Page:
“ 1. From the time, as the inveterate witch is to bee thought worse than the novice. 2. Place, as a witch at court is worse than a witch in the country, and a witch in the church worse than a witch in her own cell. 3. Sexe, as the male witch is worse than the female. For though she may be more envious and malicious, yet he has abused the abler and nobler sexe. 4. Degree or quality, as Jezabel was worse than the witch of Endor. 5. Profession, as the Christian witch is worse than the Pagan. 6. Office, as the clericall is worse than the layicke witch. 7, Object, as to practice witch-craft on men is worse than if on beasts only. 8. Malicious intent, as to have made one witch is worse than to have bewitched many."

Gaule, who was a moderate man, and whose book, by its exposure of some of the nefarious arts of witch-finders, was really of service to the cause of humanity, gives us the following abstract of the witches' feats, according to their own confessions or boasts, and the popular tradition, and of the means by which, under Satan, they were accustomed to work. His doubts, as to the first, relate chiefly to the reality of the facts, not to the sincerity of the witches or the bewitched, for he imagined their senses to be effectually imposed upon by the devil.

They tell us (and the vulgar second them with numberless traditions) of their reading, in the moon, all things that shall come to passe for a thousand generations. Of their reading, by star-light, what another has written in his closet a thousand miles off. Of causing the voyces of two in conference to be mutually heard, although as distant one from another as the east is from the west.' Of their being metamorphosed, or turned into beasts, bears, dogs, wolves,

goats, catts, hares, &c. Of their cutting one another's heads off, and setting them on again; suffering their limbs to be pluckt asunder, and knitting them to again immediately. Of their riding long and tedious journeys upon broomes and distaffes ; and their sayling over seas in eggshells. Of their eating up whole fields of corn or hay, and drinking up whole rivers in seives. Of presenting a curious banquet upon the table, and inviting thereto their guests out of fairy land. Of making a garden of delicate flowers to spring up in your parlour in the dead of winter. Of raising stormes and showers out of tubs ; turning streams backward, haling ships laden against wind and water, with haires or twined threads. Of making a cock or flye to draw the hugest beame. Of giving potions to make people love or hate as they please, making the strength of youth impotent, and dead bodies viripotent. Of making bodies impenetrable or shot free; annoynting the weapon, and curing the wound, without the least virtuall contiguity; and turning all metals into gold. Drinking off a glasse of clarret, and make it to spout out of the forehead presently. Shewing you such and such faces in glasses, &c. What should I tell of their feates wrought by figures, characters, spells, ligatures, circles, numbers, barbarismes, images of wax or clay, crystalls, lookingglasses, basons of waters, herbs, powders, unguents, sawes, knives, pins, needles, candles, rings, garters, gloves, &c.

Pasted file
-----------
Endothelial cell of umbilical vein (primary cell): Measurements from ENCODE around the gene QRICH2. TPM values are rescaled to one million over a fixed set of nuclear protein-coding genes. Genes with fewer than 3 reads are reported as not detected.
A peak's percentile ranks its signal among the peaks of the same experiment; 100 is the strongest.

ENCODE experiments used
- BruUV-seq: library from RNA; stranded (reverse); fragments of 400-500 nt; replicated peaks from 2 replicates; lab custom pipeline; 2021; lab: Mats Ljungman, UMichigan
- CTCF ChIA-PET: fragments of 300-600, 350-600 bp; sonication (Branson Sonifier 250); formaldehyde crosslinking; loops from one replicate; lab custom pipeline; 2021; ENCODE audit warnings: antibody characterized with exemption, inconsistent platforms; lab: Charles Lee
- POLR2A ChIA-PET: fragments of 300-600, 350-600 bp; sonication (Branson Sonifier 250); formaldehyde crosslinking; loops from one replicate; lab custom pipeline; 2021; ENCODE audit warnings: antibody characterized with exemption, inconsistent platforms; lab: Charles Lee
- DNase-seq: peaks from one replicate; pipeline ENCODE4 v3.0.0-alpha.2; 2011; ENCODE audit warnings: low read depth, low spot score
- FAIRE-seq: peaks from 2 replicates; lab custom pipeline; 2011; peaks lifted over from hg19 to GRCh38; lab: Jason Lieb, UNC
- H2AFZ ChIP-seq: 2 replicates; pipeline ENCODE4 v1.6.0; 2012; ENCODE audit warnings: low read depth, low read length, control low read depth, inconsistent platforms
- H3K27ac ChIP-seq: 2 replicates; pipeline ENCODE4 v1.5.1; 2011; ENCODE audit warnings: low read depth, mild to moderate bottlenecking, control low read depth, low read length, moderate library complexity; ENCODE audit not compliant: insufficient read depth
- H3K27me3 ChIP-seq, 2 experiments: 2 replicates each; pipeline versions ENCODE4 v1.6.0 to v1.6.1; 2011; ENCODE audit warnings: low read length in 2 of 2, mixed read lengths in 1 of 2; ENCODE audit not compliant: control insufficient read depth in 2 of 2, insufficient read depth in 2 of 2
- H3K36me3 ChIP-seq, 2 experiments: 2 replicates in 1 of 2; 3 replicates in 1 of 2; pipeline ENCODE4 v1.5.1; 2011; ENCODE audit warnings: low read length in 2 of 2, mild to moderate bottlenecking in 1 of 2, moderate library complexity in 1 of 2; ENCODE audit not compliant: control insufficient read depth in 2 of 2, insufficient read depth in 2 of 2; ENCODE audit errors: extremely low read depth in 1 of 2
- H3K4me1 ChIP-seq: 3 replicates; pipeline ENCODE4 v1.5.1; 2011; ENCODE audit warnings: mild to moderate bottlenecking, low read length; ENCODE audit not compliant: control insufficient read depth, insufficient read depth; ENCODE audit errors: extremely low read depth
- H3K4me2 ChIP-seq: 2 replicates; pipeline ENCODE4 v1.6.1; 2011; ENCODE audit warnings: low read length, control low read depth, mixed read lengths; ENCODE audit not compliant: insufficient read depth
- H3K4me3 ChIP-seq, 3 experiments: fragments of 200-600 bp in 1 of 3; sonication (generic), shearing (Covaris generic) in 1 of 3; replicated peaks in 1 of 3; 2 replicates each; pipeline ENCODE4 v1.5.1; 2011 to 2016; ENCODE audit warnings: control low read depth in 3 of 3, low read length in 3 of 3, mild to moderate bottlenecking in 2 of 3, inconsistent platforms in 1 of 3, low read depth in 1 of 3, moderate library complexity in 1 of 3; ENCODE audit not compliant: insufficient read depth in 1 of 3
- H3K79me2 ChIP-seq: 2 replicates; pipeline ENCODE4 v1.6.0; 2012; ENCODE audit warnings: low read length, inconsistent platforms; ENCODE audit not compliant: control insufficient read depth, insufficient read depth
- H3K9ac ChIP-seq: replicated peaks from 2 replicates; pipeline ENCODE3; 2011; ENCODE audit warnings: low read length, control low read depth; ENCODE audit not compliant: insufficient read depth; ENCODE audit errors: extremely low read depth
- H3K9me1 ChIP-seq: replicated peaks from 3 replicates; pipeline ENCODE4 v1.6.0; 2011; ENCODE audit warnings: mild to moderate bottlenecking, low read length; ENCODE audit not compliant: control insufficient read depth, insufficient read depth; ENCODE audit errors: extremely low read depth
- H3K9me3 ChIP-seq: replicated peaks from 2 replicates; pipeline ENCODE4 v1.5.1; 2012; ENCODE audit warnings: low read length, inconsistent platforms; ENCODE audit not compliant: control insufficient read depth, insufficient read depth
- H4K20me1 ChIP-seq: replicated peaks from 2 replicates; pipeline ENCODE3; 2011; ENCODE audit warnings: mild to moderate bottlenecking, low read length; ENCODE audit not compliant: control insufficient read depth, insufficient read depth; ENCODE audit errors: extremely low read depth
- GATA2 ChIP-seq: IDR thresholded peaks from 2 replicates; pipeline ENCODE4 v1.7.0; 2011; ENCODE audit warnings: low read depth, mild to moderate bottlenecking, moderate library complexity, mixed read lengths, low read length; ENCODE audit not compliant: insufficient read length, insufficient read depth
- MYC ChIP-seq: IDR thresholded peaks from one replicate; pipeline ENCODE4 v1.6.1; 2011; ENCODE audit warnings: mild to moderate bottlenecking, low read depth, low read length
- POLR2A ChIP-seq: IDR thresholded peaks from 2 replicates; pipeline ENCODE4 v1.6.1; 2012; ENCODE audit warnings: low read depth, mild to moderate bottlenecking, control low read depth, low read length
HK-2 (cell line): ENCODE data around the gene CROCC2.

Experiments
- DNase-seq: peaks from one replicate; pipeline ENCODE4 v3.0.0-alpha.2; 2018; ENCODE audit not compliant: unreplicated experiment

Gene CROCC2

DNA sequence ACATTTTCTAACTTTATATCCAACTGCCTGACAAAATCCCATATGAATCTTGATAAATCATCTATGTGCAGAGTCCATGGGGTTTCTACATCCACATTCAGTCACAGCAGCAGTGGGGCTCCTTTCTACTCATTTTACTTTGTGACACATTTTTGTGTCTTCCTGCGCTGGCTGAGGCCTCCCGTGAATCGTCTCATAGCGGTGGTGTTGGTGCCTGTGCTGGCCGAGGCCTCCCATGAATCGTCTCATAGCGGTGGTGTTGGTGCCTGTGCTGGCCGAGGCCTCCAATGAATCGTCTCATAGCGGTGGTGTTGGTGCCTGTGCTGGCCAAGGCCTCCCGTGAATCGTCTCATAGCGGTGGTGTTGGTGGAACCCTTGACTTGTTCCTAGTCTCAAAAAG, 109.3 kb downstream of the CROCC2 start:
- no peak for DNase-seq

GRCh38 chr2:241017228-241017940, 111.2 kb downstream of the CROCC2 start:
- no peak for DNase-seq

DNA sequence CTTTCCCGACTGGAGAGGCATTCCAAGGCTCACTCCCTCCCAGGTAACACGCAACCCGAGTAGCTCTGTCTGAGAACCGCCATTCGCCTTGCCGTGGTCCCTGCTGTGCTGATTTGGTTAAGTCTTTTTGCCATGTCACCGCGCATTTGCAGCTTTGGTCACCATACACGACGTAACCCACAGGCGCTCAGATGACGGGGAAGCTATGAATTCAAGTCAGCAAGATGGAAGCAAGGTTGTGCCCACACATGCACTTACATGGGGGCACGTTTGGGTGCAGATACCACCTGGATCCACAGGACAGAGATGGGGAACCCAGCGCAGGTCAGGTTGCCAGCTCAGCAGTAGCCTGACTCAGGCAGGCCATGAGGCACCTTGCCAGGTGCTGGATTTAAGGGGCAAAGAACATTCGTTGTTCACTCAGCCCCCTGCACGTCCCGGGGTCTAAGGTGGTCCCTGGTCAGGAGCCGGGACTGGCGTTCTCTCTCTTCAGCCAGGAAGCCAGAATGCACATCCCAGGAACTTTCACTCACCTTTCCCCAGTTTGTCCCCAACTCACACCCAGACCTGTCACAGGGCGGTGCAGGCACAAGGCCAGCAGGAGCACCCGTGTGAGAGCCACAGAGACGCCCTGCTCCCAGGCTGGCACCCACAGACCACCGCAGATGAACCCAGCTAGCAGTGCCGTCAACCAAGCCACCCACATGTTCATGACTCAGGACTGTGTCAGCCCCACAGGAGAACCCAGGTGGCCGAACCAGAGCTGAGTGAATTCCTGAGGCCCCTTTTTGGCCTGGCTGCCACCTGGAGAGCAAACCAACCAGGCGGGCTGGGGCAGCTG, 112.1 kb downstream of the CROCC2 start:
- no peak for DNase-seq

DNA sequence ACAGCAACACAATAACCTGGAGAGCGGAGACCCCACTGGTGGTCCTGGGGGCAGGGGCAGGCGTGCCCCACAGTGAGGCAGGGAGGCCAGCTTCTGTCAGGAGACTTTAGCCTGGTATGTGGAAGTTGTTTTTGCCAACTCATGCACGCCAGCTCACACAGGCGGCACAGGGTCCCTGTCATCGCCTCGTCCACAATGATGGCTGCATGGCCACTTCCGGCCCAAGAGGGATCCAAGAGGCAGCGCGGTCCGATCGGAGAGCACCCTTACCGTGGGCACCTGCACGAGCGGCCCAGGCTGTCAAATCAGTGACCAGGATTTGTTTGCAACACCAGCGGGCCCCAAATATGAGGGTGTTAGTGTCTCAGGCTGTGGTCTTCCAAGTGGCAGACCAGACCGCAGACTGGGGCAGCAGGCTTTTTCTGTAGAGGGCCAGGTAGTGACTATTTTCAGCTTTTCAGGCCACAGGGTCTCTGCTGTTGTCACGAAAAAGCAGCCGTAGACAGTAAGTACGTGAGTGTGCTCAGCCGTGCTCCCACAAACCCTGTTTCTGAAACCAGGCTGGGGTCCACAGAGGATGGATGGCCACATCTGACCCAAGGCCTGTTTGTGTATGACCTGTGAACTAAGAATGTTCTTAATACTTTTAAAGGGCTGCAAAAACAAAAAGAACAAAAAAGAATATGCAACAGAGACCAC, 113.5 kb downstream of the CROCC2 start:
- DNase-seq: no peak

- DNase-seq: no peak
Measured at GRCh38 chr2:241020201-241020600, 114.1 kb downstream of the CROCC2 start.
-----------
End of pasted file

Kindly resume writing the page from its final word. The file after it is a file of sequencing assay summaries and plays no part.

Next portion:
“1. Some worke their bewitchings only by way of invocation, or imprecation. They wish it, or will it; and so it falls out. 2. Some by way of emissary, sending out their imps, or familiars, to crosse the way, justle, affront, flash in the face, barke, howle, bite, scratch, or otherwise infest. 3. Some by inspecting, or looking on, but to glare, squint, or peep at with an envious and evill eye, is sufficient to effascinate (especially infants and women with child.) 4. Some by a demisse hollow muttering or mumbling. 5. Some by breathing and blowing on; the usuall way of the venefick. 6. Some by cursing and banning. 7. Some by blessing and praising. 8. Some revengefully, by occasion of ill turnes. 9. Some ingratefully, and by occasion of good turnes. 10. Some by leaving something of theirs in your house. 11. Some by getting something of yours into their house. 12. Some have a more speciall way of working by severall elements; earth, water, ayre, or fire. But who can tell all the manner of wayes of a witch's working; that works not only darkly and closely, but variously and versatilly, as God will permit, the devil can suggest, or the malicious hag devise to put in practise ?"

Gaule fell short both of the faith and charity of his predecessors. The Romish church appointed penances for converted witches; but, according to him, “ the solemnly pacted, malitiously active, and utterly apostate witch, neither can, nor will, nor shall” repent and be saved. He says, “ God hath universally declared himself for their damnation. And it is safest always to judge after his sentence.” This is taking the safe side with a vengeance. At the same time, he was a little tainted with